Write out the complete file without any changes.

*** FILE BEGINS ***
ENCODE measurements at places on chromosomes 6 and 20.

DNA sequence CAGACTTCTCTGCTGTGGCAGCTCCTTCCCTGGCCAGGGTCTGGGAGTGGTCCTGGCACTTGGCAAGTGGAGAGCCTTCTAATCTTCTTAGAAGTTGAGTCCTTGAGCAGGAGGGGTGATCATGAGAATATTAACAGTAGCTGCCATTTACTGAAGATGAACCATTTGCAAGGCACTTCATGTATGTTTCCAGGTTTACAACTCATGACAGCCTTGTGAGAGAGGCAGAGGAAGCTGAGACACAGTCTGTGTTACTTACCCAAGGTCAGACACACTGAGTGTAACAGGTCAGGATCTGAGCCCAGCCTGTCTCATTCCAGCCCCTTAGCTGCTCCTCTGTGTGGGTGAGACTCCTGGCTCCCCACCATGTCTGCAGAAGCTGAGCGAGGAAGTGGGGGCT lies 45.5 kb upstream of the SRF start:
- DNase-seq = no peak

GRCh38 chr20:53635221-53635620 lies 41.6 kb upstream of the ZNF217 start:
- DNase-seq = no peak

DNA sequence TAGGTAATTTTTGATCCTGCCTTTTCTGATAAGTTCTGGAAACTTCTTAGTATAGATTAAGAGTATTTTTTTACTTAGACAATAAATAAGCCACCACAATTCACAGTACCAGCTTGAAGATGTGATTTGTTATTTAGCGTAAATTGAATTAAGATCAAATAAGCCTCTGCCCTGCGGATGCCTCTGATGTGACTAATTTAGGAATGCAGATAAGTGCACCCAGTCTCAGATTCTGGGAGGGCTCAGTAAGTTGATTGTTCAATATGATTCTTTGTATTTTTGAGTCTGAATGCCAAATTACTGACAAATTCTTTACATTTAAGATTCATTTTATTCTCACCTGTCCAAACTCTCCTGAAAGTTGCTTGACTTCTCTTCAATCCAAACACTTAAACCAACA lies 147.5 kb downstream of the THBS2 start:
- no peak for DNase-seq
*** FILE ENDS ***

ENCODE measurements at places on chromosomes 6 and 20.

DNA sequence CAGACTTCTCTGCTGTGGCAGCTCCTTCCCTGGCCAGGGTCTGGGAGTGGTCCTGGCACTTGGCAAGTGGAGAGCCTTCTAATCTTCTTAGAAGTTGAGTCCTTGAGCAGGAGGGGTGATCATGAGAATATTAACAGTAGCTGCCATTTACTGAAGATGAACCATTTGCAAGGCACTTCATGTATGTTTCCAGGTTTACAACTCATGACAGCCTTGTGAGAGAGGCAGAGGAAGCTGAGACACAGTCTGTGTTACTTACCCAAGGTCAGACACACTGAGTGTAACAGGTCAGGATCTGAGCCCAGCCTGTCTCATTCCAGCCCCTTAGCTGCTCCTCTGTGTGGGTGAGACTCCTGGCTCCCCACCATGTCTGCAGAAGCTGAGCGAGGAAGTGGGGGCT lies 45.5 kb upstream of the SRF start:
- DNase-seq = no peak

GRCh38 chr20:53635221-53635620 lies 41.6 kb upstream of the ZNF217 start:
- DNase-seq = no peak

DNA sequence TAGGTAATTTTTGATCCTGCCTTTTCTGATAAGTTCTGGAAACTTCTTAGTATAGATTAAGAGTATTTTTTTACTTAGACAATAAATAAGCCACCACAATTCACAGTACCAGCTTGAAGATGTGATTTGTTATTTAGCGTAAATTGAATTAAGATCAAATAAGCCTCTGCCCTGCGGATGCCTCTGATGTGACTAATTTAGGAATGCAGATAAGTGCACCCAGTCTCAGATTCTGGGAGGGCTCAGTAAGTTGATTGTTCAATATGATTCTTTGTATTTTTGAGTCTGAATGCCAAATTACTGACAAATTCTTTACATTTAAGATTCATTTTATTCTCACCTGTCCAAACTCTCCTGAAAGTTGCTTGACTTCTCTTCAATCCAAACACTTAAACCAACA lies 147.5 kb downstream of the THBS2 start:
- no peak for DNase-seq